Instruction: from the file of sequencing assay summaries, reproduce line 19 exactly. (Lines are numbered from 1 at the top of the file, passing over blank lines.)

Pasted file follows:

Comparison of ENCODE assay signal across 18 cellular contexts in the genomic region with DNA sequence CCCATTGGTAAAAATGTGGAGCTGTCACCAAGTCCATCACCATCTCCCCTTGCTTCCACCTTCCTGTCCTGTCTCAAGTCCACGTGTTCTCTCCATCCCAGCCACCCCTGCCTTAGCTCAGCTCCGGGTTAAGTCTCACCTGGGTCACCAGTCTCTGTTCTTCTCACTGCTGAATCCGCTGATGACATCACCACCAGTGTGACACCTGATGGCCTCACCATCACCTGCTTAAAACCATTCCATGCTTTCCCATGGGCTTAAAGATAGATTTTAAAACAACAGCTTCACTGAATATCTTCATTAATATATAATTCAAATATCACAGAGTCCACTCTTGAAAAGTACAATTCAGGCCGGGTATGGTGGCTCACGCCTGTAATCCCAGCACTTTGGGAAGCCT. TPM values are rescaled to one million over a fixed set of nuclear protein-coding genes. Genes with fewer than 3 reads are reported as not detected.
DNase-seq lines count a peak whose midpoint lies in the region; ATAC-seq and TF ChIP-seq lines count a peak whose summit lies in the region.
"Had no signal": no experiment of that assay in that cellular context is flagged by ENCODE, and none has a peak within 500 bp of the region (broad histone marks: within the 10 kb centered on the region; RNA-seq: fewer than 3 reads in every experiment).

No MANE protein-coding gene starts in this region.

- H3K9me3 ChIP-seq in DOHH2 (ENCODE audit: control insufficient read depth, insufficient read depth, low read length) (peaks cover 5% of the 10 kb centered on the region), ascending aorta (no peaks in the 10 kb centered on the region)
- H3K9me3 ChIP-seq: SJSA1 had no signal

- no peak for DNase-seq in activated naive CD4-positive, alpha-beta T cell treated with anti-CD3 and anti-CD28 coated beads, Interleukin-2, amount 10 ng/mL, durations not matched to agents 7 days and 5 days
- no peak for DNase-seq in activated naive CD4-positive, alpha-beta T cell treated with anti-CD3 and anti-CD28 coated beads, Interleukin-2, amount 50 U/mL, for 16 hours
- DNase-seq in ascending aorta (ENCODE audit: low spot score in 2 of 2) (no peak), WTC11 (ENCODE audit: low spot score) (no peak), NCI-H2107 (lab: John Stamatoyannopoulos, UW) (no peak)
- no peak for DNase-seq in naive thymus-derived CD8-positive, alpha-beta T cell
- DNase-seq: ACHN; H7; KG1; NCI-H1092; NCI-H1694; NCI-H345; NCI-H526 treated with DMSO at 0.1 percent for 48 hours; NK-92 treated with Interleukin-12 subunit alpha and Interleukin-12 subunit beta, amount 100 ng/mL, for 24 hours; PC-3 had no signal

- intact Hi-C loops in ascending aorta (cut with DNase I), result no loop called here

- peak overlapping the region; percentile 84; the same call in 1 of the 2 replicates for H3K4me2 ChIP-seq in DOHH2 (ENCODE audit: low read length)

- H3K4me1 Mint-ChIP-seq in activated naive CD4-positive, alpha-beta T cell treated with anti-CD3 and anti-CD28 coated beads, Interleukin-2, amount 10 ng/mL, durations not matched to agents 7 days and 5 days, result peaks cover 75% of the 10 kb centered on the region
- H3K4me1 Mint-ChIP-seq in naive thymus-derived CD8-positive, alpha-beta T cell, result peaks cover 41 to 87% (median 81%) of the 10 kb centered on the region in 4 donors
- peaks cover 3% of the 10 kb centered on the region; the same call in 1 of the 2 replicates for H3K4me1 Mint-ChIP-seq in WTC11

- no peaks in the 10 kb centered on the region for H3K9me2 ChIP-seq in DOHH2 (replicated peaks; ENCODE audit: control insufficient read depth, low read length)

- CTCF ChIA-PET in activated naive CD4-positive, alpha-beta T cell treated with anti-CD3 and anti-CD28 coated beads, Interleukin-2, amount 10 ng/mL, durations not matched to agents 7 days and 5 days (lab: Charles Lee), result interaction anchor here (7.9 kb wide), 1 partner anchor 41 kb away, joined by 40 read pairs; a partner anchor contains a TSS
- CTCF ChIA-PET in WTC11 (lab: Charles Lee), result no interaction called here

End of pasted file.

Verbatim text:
- CTCF ChIA-PET in WTC11 (lab: Charles Lee), result no interaction called here